Als jüngster Teilnehmer im Pfadfinderlager und Trompeter für den morgendlichen Weckruf hat Nelson eine Sonderrolle. Ob ein eigenes Zelt ein Privileg ist, wenn in der Wildnis Wisconsins nachts ein Stachelschwein vor der Latrine herum raschelt, darüber kann man geteilter Meinung sein. Nelson ist nicht gefragt worden, ob er Pfadfinder sein möchte. Vater und Großvater waren schon dabei und betrachteten das Leben als Pfadfinder schlicht als Teil der Erziehung eines Mannes, der später in die US- [...]
3.5 Nobody writes male friendship or father-son relationships like Nickolas Butler. He has a true gift for it and I love it. This book interrogates what it is to be a 'good man'. It's complex and honest. It doesn't quite reach the same heights as Shotgun Lovesongs but it gets close. I found the final two sections a little disappointing.
This book is deceptive in scope. It begins as the simple story of Nelson Doughty, a kid from 1962 Wisconsin with a bad home life who earnestly tries to live a life governed by the Boy Scout creed and merit badge achievements, but who other boys see as too uptight, a civic striver in a changing world. His only friend is Jonathan Quick, who is popular with boys and parents alike, but is deep down somewhat shiftless. A memorable 1962 scout camp experience in the Wisconsin north woods reveals deeper [...]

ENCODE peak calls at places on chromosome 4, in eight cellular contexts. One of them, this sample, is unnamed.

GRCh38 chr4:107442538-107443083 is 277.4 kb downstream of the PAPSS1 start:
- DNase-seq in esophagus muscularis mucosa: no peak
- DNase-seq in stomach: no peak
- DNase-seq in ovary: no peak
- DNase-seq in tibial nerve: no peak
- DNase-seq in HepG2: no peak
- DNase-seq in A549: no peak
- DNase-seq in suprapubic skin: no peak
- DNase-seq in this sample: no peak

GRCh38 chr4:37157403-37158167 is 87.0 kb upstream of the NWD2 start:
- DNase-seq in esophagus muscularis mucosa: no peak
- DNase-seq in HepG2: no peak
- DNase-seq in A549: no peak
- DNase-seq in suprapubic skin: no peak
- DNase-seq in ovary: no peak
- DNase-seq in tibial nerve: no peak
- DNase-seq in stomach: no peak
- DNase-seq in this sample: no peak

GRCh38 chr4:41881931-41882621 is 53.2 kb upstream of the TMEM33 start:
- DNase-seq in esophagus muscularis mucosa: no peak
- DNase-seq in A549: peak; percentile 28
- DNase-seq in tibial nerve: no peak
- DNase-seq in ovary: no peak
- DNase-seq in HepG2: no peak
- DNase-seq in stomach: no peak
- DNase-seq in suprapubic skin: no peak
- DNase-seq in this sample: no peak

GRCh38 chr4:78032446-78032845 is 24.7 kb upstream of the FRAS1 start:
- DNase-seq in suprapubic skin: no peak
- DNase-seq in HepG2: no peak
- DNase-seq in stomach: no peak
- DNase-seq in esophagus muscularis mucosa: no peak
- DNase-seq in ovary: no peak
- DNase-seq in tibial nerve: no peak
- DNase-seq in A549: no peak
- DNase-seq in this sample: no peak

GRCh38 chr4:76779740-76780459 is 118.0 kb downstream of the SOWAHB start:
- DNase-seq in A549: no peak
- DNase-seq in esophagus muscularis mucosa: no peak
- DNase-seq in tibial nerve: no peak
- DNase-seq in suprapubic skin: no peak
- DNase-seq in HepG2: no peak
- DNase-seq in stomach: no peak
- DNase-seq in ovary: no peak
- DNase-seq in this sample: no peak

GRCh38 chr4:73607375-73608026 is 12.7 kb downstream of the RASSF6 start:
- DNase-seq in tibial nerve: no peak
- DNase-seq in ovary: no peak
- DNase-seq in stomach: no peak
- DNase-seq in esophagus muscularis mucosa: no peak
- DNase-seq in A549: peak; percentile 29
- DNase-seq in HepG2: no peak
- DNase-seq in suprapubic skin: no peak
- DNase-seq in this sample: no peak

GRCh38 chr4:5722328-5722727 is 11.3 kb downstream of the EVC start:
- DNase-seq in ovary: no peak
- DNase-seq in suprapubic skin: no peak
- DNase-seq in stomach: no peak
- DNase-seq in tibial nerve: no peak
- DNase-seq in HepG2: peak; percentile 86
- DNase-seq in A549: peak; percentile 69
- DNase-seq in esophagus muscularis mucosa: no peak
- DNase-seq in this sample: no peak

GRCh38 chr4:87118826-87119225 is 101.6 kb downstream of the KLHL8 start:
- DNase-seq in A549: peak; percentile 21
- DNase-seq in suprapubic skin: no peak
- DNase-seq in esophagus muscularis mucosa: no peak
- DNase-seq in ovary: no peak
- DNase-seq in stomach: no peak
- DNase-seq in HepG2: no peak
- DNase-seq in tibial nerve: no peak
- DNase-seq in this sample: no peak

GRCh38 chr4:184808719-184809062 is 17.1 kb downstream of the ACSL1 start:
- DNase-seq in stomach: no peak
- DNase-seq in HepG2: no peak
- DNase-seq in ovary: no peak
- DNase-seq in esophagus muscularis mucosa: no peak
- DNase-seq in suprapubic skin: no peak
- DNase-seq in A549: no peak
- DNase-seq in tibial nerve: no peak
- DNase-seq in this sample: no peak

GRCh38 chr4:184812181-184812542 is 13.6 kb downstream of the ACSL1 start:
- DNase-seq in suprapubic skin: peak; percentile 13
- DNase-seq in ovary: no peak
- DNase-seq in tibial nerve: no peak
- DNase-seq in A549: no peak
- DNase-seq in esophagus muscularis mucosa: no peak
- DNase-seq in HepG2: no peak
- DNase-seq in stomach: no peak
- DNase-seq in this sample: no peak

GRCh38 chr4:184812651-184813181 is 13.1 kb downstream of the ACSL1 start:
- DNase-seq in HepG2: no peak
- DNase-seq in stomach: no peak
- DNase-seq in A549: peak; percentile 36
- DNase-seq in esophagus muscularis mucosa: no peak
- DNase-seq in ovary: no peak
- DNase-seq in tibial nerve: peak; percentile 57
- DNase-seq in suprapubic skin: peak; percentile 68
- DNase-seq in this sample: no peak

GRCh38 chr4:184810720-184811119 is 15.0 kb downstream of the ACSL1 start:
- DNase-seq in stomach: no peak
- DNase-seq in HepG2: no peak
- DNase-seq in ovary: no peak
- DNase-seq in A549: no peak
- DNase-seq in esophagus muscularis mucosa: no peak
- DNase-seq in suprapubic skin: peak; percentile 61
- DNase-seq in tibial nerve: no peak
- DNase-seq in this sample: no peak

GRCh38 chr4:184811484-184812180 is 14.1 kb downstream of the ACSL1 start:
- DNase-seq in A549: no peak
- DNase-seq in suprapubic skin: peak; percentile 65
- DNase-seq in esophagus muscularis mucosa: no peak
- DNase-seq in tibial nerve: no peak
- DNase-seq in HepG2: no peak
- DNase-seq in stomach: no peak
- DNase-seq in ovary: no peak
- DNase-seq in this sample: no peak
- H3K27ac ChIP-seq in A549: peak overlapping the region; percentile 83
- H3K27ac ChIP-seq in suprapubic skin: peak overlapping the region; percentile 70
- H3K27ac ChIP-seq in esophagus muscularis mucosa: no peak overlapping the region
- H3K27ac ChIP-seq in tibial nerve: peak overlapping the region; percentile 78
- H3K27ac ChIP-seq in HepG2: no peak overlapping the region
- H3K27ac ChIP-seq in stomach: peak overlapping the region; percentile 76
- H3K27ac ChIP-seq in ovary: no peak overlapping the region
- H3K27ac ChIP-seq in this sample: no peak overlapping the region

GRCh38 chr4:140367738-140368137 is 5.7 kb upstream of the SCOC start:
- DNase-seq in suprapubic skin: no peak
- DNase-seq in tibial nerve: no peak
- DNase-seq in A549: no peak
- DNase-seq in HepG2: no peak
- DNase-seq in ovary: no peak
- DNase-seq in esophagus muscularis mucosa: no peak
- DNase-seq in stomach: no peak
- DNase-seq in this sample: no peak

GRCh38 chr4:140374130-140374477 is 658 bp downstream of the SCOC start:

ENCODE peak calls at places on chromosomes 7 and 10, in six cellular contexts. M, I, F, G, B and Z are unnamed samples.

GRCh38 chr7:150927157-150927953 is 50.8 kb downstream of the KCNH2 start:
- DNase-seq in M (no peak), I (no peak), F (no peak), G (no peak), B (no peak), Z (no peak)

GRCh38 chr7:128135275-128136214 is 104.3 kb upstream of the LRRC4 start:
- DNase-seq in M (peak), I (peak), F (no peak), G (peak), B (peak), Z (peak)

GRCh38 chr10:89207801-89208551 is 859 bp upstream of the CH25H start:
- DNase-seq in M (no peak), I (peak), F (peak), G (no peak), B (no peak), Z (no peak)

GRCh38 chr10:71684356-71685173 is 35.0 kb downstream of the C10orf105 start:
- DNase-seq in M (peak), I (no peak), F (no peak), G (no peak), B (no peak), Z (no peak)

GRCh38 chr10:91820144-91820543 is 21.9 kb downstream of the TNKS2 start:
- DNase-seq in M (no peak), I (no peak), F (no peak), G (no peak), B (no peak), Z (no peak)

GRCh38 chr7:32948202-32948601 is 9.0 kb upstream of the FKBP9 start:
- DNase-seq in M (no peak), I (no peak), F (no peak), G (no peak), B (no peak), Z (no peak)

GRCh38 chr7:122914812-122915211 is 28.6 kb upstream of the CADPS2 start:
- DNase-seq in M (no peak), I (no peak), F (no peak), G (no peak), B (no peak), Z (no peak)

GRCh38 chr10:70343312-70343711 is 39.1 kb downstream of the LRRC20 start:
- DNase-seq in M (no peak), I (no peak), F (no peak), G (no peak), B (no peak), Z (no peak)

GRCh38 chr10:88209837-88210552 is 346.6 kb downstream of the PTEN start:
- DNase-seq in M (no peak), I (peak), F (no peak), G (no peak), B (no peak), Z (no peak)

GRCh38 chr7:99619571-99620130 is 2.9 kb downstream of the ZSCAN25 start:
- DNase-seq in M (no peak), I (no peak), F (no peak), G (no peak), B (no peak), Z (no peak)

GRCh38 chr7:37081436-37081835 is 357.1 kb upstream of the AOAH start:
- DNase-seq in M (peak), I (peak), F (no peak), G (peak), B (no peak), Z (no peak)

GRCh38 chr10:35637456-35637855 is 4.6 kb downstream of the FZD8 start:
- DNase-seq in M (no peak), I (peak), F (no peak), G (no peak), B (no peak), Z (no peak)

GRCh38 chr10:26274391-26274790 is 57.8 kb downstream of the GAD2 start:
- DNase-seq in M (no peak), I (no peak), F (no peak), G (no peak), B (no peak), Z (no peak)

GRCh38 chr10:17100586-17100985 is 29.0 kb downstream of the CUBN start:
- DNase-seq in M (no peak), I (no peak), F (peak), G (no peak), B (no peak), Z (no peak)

I read this in two sittings, and I wish I'd read it in one. So profoundly beautiful, both on a line level and in terms of the larger story arc. This book captures time, place, and character perfectly. A book full of heart. I can't recommend enough.
While at camp in 1962, two Boy Scouts become friends but their relationship and moral code are affected by the challenges life throws at them over the course of several decades. The first section, which begins in 1962 and follows a young outcast's difficult relationship with his father and his traumatic experiences at camp, was absolutely compelling. But, once it flashed forward, I didn't think it had nearly the same pull and it was largely disappointing. Overall, a well-written novel with varie [...]